Saturday, February 27, 2010

Winter Gjuvech



Gjuvech (or Guvech, Guvec, macedonian: Ѓувеч) actually is popular Balkan recipe, and the name refers on cooked meal and also pickled vegetables (eggplant, red and green pepper...). Also there's winter and summer gjuvech. The difference is that in the recipes are used seasonal vegetables. Now I'll show the cooked version, which also can contain meat.

Recipe:
500 gr meat (pork, chicken, beef...) cut in small cubes. (I didn't use meat this time)
500gr potatoes, peeled and cut in cubes
300gr carrots cut in cubes
200gr green peas
200gr green beans
1 large onion chopped in cubes
2 cloves minced garlic
2 tablespoons flour
1/2 tablespoon paprika
water
parsley
oil
salt and pepper

First in a preheated large pan drizzle some oil and fry the meat (if you use some) and fry it until it's cooked (brownish). If you skip the meat, start with sauteing the onion. After 2 minutes add the potatoes and the carrots. Cook for 5 minutes. Then add the green peas, the green beans and the garlic and pour some water until it reaches the half of the vegetables. Season with salt and pepper. Cover with a lid and cook on medium low for 30 minutes. After 30 minutes take another small pan and add some oil (around 50-80 grams), and fry the flour until it's golden (light roux). Add the paprika into the flour mixture and stir, then add it into the pot with the vegetables and stir. Pour the vegetables into baking dish and bake them for 20 minutes in 250 degrees Celsius (until most of the liquid evaporates). Garnish with parsley.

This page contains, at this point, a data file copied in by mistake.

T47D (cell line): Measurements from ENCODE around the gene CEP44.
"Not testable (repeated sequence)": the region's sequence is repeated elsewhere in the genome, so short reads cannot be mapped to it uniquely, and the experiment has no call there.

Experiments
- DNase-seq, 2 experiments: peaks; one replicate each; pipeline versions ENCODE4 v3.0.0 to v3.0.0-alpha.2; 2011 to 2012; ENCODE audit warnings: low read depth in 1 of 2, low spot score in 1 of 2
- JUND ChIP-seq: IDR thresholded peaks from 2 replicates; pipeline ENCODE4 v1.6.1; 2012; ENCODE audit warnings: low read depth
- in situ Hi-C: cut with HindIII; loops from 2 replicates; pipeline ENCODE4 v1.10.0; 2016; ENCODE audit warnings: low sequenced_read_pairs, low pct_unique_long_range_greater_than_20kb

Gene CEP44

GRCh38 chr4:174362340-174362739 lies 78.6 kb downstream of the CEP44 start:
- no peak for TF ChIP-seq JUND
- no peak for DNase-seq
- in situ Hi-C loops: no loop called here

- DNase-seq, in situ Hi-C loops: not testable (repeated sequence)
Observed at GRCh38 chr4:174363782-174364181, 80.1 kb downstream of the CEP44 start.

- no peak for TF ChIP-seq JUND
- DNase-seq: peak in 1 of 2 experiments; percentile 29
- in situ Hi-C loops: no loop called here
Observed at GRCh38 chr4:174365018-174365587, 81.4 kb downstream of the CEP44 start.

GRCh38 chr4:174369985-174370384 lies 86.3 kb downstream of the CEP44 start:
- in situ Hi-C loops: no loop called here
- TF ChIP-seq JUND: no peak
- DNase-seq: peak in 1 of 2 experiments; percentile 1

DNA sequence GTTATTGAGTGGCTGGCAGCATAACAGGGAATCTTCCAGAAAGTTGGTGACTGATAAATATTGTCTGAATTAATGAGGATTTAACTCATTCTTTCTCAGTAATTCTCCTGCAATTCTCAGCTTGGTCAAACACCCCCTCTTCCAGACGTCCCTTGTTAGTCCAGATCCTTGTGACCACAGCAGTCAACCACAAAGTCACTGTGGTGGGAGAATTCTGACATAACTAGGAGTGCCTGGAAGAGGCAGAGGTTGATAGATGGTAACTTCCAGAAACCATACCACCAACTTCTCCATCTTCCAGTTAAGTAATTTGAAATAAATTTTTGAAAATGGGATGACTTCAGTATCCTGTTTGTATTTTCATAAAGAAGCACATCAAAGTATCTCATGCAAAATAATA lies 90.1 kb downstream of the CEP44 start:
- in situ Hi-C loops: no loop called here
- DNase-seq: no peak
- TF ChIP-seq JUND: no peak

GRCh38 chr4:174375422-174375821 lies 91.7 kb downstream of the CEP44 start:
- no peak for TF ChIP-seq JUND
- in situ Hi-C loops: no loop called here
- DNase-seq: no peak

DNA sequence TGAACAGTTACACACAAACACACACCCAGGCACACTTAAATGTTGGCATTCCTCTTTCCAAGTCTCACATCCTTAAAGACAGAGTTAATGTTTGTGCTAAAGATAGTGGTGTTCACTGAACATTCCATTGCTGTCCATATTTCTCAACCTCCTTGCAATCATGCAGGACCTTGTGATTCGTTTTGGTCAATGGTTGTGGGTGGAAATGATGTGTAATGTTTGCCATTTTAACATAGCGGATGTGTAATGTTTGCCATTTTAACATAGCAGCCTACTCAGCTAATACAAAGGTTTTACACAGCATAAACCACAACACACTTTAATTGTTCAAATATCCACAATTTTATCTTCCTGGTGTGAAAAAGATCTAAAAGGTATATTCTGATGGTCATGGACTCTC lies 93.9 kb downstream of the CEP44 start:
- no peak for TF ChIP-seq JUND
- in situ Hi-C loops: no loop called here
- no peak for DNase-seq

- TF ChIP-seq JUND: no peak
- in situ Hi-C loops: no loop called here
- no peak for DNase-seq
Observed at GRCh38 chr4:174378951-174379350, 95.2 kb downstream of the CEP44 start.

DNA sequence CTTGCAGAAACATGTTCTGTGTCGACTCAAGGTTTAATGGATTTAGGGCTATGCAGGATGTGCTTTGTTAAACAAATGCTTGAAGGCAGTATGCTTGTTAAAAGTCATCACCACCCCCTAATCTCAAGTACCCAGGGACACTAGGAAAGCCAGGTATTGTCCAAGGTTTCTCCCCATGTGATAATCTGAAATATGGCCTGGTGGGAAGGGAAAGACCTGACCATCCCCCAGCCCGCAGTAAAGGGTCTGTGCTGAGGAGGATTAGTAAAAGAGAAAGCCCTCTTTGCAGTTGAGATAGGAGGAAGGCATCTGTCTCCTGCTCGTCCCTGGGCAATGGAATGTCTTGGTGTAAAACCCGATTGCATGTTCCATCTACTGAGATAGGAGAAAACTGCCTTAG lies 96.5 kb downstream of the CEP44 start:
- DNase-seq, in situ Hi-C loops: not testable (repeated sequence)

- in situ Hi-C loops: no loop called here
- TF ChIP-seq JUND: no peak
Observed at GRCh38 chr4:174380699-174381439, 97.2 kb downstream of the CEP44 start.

This dish is extremely versatile. You can use any kind of vegetables (mushrooms, okra...), or for summer gjuvech we use potatoes, bell pepper, eggplant, tomatoes...
Enjoy this rich and healthy vegetable dish:-)

2 comments:

sarah

Yum, this sounds healthy and delicious. Thanks.

szymanskiea

Is this not just a simple vegetable stew, with or without meat? Is there something in particular that makes this a Macedonian stew other than the absence of herbs or spices that would make it characteristic of some other cuisine? Not a criticism, just curiosity!

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